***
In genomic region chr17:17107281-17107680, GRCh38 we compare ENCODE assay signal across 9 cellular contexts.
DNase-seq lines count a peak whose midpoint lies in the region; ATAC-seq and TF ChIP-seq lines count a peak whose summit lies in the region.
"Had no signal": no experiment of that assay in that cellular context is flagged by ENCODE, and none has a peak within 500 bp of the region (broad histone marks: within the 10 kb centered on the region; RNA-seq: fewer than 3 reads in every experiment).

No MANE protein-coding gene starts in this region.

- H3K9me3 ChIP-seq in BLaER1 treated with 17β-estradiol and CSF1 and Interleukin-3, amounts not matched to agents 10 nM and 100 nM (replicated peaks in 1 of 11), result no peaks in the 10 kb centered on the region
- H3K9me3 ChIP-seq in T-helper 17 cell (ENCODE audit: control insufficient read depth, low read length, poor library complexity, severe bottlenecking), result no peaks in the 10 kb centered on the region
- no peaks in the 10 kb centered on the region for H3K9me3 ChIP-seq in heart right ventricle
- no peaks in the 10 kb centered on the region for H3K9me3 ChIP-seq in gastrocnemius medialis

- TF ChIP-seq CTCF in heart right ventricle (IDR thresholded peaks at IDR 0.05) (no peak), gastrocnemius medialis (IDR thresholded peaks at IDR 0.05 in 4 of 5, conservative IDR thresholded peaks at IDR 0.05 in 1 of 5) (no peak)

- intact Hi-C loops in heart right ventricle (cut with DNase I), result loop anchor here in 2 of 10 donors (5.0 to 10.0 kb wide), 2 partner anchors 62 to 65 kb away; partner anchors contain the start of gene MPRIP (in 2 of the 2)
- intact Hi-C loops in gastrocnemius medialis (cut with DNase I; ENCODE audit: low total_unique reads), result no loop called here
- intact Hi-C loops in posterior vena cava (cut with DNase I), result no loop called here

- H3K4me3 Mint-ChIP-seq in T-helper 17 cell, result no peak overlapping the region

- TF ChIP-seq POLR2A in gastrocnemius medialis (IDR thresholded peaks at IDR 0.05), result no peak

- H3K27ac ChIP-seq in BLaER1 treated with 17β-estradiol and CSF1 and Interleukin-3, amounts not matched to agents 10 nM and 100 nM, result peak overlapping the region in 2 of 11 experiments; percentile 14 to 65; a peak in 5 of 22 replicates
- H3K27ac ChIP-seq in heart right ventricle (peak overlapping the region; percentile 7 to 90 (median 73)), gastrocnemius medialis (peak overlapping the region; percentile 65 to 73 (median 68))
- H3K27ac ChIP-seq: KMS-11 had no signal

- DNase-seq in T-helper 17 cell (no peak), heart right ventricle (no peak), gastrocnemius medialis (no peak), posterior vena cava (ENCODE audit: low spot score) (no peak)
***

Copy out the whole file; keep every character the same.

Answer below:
In genomic region chr17:17107281-17107680, GRCh38 we compare ENCODE assay signal across 9 cellular contexts.
DNase-seq lines count a peak whose midpoint lies in the region; ATAC-seq and TF ChIP-seq lines count a peak whose summit lies in the region.
"Had no signal": no experiment of that assay in that cellular context is flagged by ENCODE, and none has a peak within 500 bp of the region (broad histone marks: within the 10 kb centered on the region; RNA-seq: fewer than 3 reads in every experiment).

No MANE protein-coding gene starts in this region.

- H3K9me3 ChIP-seq in BLaER1 treated with 17β-estradiol and CSF1 and Interleukin-3, amounts not matched to agents 10 nM and 100 nM (replicated peaks in 1 of 11), result no peaks in the 10 kb centered on the region
- H3K9me3 ChIP-seq in T-helper 17 cell (ENCODE audit: control insufficient read depth, low read length, poor library complexity, severe bottlenecking), result no peaks in the 10 kb centered on the region
- no peaks in the 10 kb centered on the region for H3K9me3 ChIP-seq in heart right ventricle
- no peaks in the 10 kb centered on the region for H3K9me3 ChIP-seq in gastrocnemius medialis

- TF ChIP-seq CTCF in heart right ventricle (IDR thresholded peaks at IDR 0.05) (no peak), gastrocnemius medialis (IDR thresholded peaks at IDR 0.05 in 4 of 5, conservative IDR thresholded peaks at IDR 0.05 in 1 of 5) (no peak)

- intact Hi-C loops in heart right ventricle (cut with DNase I), result loop anchor here in 2 of 10 donors (5.0 to 10.0 kb wide), 2 partner anchors 62 to 65 kb away; partner anchors contain the start of gene MPRIP (in 2 of the 2)
- intact Hi-C loops in gastrocnemius medialis (cut with DNase I; ENCODE audit: low total_unique reads), result no loop called here
- intact Hi-C loops in posterior vena cava (cut with DNase I), result no loop called here

- H3K4me3 Mint-ChIP-seq in T-helper 17 cell, result no peak overlapping the region

- TF ChIP-seq POLR2A in gastrocnemius medialis (IDR thresholded peaks at IDR 0.05), result no peak

- H3K27ac ChIP-seq in BLaER1 treated with 17β-estradiol and CSF1 and Interleukin-3, amounts not matched to agents 10 nM and 100 nM, result peak overlapping the region in 2 of 11 experiments; percentile 14 to 65; a peak in 5 of 22 replicates
- H3K27ac ChIP-seq in heart right ventricle (peak overlapping the region; percentile 7 to 90 (median 73)), gastrocnemius medialis (peak overlapping the region; percentile 65 to 73 (median 68))
- H3K27ac ChIP-seq: KMS-11 had no signal

- DNase-seq in T-helper 17 cell (no peak), heart right ventricle (no peak), gastrocnemius medialis (no peak), posterior vena cava (ENCODE audit: low spot score) (no peak)